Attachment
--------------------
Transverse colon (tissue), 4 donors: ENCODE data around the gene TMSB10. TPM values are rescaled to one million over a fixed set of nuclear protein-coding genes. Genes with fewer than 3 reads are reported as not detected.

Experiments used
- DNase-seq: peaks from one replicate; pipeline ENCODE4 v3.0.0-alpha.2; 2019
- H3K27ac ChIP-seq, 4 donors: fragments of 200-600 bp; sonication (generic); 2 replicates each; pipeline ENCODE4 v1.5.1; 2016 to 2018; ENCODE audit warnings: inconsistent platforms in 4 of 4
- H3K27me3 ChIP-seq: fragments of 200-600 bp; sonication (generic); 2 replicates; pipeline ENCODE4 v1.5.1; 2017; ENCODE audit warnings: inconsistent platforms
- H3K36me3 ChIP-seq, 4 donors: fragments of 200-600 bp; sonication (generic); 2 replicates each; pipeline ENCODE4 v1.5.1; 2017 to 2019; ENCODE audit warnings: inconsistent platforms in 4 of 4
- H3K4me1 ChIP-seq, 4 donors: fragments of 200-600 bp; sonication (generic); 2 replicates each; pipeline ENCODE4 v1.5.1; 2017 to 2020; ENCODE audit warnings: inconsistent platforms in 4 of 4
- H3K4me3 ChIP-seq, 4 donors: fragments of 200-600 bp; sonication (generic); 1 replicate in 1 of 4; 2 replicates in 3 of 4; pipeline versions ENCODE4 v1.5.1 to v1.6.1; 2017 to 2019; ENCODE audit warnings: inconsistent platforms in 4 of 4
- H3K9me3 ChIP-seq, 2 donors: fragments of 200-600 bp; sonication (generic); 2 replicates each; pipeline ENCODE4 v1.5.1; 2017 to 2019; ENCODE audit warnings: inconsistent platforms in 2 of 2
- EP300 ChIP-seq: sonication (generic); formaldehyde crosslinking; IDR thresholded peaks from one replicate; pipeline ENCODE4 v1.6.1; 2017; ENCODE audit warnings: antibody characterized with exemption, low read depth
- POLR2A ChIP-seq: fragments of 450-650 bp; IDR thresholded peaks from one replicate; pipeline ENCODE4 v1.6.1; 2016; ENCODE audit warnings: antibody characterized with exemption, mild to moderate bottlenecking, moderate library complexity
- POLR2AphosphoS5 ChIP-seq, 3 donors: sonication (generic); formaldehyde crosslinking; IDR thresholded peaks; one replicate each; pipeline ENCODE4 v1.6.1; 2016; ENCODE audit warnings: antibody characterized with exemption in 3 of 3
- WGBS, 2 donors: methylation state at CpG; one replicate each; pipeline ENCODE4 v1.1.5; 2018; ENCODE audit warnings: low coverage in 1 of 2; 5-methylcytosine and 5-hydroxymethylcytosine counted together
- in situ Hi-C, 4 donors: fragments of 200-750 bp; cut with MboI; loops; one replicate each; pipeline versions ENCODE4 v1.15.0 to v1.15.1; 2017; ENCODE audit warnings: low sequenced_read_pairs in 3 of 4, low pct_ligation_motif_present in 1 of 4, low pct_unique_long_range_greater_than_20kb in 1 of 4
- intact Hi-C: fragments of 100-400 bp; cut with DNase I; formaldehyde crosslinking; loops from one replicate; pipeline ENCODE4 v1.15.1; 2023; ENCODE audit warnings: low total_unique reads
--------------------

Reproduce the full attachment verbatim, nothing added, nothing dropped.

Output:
Transverse colon (tissue), 4 donors: ENCODE data around the gene TMSB10. TPM values are rescaled to one million over a fixed set of nuclear protein-coding genes. Genes with fewer than 3 reads are reported as not detected.

Experiments used
- DNase-seq: peaks from one replicate; pipeline ENCODE4 v3.0.0-alpha.2; 2019
- H3K27ac ChIP-seq, 4 donors: fragments of 200-600 bp; sonication (generic); 2 replicates each; pipeline ENCODE4 v1.5.1; 2016 to 2018; ENCODE audit warnings: inconsistent platforms in 4 of 4
- H3K27me3 ChIP-seq: fragments of 200-600 bp; sonication (generic); 2 replicates; pipeline ENCODE4 v1.5.1; 2017; ENCODE audit warnings: inconsistent platforms
- H3K36me3 ChIP-seq, 4 donors: fragments of 200-600 bp; sonication (generic); 2 replicates each; pipeline ENCODE4 v1.5.1; 2017 to 2019; ENCODE audit warnings: inconsistent platforms in 4 of 4
- H3K4me1 ChIP-seq, 4 donors: fragments of 200-600 bp; sonication (generic); 2 replicates each; pipeline ENCODE4 v1.5.1; 2017 to 2020; ENCODE audit warnings: inconsistent platforms in 4 of 4
- H3K4me3 ChIP-seq, 4 donors: fragments of 200-600 bp; sonication (generic); 1 replicate in 1 of 4; 2 replicates in 3 of 4; pipeline versions ENCODE4 v1.5.1 to v1.6.1; 2017 to 2019; ENCODE audit warnings: inconsistent platforms in 4 of 4
- H3K9me3 ChIP-seq, 2 donors: fragments of 200-600 bp; sonication (generic); 2 replicates each; pipeline ENCODE4 v1.5.1; 2017 to 2019; ENCODE audit warnings: inconsistent platforms in 2 of 2
- EP300 ChIP-seq: sonication (generic); formaldehyde crosslinking; IDR thresholded peaks from one replicate; pipeline ENCODE4 v1.6.1; 2017; ENCODE audit warnings: antibody characterized with exemption, low read depth
- POLR2A ChIP-seq: fragments of 450-650 bp; IDR thresholded peaks from one replicate; pipeline ENCODE4 v1.6.1; 2016; ENCODE audit warnings: antibody characterized with exemption, mild to moderate bottlenecking, moderate library complexity
- POLR2AphosphoS5 ChIP-seq, 3 donors: sonication (generic); formaldehyde crosslinking; IDR thresholded peaks; one replicate each; pipeline ENCODE4 v1.6.1; 2016; ENCODE audit warnings: antibody characterized with exemption in 3 of 3
- WGBS, 2 donors: methylation state at CpG; one replicate each; pipeline ENCODE4 v1.1.5; 2018; ENCODE audit warnings: low coverage in 1 of 2; 5-methylcytosine and 5-hydroxymethylcytosine counted together
- in situ Hi-C, 4 donors: fragments of 200-750 bp; cut with MboI; loops; one replicate each; pipeline versions ENCODE4 v1.15.0 to v1.15.1; 2017; ENCODE audit warnings: low sequenced_read_pairs in 3 of 4, low pct_ligation_motif_present in 1 of 4, low pct_unique_long_range_greater_than_20kb in 1 of 4
- intact Hi-C: fragments of 100-400 bp; cut with DNase I; formaldehyde crosslinking; loops from one replicate; pipeline ENCODE4 v1.15.1; 2023; ENCODE audit warnings: low total_unique reads